How Universal Are Our Emotions?

There’s nothing like migration to reveal how things that seem natural may be artifacts of culture. When I left India for college in England, I was surprised to find that pinching my Adam’s apple didn’t mean, as I had thought it meant everywhere, “on my honor.” I learned to expect only mockery at the side-to-side tilts of the head with which I expressed degrees of agreement or disagreement, and trained myself to keep to the Aristotelian binary of nod and shake.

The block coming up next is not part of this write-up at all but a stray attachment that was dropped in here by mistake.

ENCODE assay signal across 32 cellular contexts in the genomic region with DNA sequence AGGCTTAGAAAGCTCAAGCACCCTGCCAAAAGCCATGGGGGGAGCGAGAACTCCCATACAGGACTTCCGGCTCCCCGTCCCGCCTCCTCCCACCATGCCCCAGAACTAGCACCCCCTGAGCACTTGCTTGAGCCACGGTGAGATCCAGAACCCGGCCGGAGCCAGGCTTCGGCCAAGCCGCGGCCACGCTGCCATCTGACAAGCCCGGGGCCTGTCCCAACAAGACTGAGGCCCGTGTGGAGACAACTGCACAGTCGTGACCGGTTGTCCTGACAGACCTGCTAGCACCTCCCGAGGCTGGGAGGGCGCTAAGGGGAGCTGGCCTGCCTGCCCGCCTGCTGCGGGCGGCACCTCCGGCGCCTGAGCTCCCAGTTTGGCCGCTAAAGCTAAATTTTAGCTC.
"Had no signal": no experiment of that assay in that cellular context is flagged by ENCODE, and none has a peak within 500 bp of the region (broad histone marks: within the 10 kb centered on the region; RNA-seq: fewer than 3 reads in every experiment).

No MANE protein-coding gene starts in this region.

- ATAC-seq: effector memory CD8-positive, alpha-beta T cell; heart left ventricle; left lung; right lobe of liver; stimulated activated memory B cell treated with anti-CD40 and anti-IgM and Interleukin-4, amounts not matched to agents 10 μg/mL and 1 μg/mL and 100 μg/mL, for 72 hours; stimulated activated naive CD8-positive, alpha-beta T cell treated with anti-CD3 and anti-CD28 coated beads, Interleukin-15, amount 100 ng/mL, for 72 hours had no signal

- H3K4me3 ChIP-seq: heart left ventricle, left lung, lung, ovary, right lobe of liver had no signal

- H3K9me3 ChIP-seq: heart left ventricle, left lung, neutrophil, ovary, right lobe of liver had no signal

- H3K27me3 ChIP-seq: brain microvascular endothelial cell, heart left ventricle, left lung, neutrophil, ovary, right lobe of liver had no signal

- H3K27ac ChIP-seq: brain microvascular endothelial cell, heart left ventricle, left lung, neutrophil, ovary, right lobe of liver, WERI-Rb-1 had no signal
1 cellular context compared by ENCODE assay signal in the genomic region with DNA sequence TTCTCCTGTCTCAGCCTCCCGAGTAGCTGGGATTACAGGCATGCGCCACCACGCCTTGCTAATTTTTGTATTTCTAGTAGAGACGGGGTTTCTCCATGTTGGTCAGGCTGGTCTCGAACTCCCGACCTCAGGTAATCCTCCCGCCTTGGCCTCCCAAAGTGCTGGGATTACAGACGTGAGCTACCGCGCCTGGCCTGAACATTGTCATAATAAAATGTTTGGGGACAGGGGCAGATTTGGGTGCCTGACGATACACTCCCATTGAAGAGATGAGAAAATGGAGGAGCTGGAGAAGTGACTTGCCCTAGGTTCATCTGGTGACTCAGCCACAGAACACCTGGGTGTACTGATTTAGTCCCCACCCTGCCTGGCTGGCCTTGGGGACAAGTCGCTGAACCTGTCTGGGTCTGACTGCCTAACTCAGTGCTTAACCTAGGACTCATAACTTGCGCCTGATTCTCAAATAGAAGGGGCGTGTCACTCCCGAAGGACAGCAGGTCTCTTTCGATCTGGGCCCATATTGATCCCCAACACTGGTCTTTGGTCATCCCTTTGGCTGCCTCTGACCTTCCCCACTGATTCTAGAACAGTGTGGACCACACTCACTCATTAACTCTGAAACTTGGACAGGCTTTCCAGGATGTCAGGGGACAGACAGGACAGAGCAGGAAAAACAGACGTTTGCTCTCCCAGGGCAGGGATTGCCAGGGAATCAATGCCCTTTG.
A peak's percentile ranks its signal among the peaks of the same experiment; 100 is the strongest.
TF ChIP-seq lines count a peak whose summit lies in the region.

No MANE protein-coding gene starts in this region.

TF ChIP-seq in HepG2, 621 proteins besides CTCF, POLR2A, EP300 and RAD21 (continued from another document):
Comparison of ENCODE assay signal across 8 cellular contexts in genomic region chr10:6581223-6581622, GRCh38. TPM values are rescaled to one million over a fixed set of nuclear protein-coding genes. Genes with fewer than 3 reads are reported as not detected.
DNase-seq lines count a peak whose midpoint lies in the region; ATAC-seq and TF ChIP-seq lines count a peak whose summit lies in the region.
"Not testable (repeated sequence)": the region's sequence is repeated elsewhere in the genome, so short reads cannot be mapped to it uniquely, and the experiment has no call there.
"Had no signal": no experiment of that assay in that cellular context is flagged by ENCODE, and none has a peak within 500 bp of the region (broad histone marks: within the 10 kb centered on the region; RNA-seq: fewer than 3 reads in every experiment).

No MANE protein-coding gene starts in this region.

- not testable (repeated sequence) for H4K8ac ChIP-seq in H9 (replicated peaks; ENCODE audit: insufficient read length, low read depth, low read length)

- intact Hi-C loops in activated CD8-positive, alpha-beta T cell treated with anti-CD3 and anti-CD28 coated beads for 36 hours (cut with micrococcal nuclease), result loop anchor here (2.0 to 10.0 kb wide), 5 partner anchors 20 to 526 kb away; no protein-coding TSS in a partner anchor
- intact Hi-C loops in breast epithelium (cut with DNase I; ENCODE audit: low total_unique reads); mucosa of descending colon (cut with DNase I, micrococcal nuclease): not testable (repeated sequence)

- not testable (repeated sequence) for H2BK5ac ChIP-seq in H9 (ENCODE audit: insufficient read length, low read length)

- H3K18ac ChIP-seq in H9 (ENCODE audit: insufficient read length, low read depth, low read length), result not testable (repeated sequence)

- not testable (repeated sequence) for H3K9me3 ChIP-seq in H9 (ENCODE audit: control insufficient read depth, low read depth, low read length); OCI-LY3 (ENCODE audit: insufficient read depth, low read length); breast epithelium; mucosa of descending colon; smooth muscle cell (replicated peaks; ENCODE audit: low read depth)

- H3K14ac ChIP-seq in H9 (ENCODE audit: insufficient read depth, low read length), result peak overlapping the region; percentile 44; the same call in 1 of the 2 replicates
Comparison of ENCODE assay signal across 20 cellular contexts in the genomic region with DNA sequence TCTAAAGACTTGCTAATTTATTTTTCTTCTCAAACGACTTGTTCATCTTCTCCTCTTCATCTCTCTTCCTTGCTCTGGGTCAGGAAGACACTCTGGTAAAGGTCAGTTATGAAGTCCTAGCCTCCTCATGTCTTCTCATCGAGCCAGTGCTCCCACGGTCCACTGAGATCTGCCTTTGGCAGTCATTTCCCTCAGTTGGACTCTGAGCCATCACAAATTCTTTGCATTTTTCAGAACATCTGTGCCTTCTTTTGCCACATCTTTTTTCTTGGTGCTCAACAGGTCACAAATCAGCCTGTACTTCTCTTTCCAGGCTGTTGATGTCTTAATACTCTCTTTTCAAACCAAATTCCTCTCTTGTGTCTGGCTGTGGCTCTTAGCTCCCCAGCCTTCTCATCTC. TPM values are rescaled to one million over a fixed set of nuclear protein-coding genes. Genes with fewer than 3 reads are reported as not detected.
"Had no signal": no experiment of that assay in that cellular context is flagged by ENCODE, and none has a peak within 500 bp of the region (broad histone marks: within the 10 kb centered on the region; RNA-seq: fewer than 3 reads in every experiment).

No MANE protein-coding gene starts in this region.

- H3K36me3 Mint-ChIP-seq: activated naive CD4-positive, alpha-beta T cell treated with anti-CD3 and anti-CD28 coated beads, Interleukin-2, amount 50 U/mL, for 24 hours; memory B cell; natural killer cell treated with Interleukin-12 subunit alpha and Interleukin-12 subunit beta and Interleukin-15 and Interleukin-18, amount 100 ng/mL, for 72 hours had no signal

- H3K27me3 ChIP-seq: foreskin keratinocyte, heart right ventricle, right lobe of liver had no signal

Around that time, I also learned—from watching the British version of “The Office”—that the word “cringe” could be an adjective, as in the phrase “so cringe.” It turned out that there was a German word for the feeling inspired by David Brent, the cringe-making boss played by Ricky Gervais in the show: Fremdschämen—the embarrassment one feels when other people have, perhaps obliviously, embarrassed themselves. Maybe possessing those words—“cringe,” Fremdschämen—only gave me labels for a feeling I already knew well. Or maybe learning the words and learning to identify the feelings were part of the same process. Maybe it wasn’t merely my vocabulary but also my emotional range that was being stretched in those early months in England.

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